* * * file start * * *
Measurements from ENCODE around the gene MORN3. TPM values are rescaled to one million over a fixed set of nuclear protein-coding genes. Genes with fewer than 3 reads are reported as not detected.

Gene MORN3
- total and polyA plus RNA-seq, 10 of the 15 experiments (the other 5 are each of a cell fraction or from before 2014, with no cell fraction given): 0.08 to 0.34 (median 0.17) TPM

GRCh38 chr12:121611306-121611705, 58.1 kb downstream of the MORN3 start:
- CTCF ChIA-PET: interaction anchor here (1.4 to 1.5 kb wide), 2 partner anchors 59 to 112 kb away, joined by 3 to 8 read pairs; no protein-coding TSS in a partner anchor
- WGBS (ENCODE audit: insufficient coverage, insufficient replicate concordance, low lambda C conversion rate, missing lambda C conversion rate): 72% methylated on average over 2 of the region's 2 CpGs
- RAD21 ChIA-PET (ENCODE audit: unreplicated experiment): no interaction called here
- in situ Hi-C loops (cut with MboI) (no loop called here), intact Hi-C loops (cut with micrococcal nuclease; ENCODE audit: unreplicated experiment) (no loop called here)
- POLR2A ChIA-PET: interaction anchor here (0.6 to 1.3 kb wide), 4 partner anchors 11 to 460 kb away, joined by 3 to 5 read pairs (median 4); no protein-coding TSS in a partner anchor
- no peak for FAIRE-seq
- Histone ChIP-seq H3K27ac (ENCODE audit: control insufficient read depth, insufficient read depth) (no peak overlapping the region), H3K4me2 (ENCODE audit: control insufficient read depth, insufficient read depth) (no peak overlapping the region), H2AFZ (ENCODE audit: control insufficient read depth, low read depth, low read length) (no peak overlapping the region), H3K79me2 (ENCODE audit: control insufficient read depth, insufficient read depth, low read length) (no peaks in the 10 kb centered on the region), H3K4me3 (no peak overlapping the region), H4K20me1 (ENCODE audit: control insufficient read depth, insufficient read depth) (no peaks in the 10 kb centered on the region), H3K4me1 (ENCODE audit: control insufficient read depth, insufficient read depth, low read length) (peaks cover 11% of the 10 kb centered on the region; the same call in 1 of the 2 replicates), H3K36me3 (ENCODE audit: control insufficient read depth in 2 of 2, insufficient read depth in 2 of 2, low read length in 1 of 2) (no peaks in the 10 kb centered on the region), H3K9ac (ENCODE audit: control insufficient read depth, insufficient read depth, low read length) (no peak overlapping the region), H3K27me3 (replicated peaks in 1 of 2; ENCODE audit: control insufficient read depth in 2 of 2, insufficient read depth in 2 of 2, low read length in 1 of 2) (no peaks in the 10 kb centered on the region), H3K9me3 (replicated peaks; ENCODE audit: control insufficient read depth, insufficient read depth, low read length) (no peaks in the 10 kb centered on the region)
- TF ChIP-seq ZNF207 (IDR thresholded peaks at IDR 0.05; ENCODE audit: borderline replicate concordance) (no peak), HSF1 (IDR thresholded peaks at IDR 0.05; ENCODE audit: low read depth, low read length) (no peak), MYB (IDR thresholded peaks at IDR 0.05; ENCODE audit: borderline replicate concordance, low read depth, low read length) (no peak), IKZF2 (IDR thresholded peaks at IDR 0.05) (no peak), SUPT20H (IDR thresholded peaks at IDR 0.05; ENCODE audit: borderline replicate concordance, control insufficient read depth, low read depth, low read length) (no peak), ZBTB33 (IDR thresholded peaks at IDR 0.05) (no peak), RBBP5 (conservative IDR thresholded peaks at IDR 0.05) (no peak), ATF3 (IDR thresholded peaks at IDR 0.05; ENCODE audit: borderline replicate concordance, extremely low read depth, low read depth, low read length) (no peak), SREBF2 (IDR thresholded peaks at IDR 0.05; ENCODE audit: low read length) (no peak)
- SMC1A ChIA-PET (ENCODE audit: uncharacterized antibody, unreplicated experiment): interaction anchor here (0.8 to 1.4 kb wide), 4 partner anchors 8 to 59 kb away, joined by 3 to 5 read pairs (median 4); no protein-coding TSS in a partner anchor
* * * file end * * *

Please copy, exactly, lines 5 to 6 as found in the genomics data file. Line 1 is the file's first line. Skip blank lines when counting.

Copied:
- CTCF ChIA-PET: interaction anchor here (1.4 to 1.5 kb wide), 2 partner anchors 59 to 112 kb away, joined by 3 to 8 read pairs; no protein-coding TSS in a partner anchor
- WGBS (ENCODE audit: insufficient coverage, insufficient replicate concordance, low lambda C conversion rate, missing lambda C conversion rate): 72% methylated on average over 2 of the region's 2 CpGs